You might think planners—and urbanists in general—congregate in big coastal metros. But planning jobs are growing fastest elsewhere.
The Great Housing Reset has led to growing numbers of single-family homes shifting from owner-occupied housing to investment vehicles for large corporations.
New research finds that high-tech inventors are significantly more productive when they work in large clusters—but there are drawbacks.
A new book shows the historical roots behind the concentration of left-leaning Democrats in large cities and metro areas.
College towns and big coastal cities top our ranking of the metros where it’s easiest to live without a car.
A new study finds that the home-based businesses of poor women in a Colombian city are much more successful when they are located on the street level.
Using geotagged tweets, researchers found four types of social connectedness in big U.S. cities, exemplified by New York, San Francisco, Detroit, and Miami.
A new study shows that place-based policies are key to helping people in distressed cities, where investments should be tailored to local economic conditions.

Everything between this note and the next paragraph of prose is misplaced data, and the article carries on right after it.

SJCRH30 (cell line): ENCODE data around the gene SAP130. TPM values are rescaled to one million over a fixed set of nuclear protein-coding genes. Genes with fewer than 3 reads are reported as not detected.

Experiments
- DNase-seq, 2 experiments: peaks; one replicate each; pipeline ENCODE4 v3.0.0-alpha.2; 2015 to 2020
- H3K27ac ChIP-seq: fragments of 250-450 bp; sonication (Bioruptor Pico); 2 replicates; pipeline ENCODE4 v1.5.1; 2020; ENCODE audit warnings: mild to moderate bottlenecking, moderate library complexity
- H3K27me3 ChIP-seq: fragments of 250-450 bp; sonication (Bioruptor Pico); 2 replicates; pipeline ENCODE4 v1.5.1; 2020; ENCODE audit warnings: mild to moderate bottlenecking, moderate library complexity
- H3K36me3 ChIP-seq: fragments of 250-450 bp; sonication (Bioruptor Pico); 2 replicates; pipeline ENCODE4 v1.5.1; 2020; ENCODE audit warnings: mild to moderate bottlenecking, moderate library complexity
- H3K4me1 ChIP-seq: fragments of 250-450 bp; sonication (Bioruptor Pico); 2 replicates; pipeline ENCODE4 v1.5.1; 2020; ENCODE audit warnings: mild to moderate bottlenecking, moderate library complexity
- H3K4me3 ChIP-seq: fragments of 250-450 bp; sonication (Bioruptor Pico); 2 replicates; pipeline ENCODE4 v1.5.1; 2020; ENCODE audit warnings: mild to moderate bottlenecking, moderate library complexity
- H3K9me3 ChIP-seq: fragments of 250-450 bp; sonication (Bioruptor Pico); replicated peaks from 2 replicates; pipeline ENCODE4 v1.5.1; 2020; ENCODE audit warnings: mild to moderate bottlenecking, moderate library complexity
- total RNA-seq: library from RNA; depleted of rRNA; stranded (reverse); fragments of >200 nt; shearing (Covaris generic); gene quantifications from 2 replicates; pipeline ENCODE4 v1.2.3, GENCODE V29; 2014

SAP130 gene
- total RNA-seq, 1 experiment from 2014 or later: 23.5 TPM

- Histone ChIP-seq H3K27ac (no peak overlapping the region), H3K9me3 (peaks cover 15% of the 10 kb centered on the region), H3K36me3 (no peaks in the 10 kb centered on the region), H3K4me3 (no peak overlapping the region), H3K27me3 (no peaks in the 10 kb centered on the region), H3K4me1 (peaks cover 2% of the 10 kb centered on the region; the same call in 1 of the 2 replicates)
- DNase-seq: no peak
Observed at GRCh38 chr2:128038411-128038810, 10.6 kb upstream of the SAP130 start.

Historian Margaret O’Mara talks about her new book The Code and how Silicon Valley has maintained its competitive edge in high tech.
Paychecks stretch the furthest in smaller cities for most workers, but techies continue to do best in larger, more expensive cities.
More than 70 million Americans hold low-wage, precarious service jobs. We must make these jobs a pathway to the middle class.
When cities rather than metros are measured by inequality, economic segregation, and affordability, the New Urban Crisis has surprising hits and misses.
Washington, D.C., has the highest share of creative-class workers among large U.S. cities, but Miami’s creative class is growing faster.
Even though superstar hubs top the list of the most educated cities, other cities are growing their share at a much faster rate.
Looking at the population and job growth of large cities proper, rather than their metro areas, uncovers some surprises.
A new study measures innovation and shows that when found in rural areas, it is tied to significant presence of the creative class.
The legacy of hippie Woodstock is the modern music-festival economy: materialist, driven by celebrities and social media, and increasingly urban.
A new study from the U.K. finds that although high-tech and digital industries spur job growth, less-skilled workers don’t even get spillover benefits.
“Plumbing poverty”—a lack of access to running water, a flush toilet, and an indoor bath or shower—is skewed across racial and socioeconomic lines.
New research shows how housing and income inequality reinforce one another, effectively splitting the U.S. into two different economies.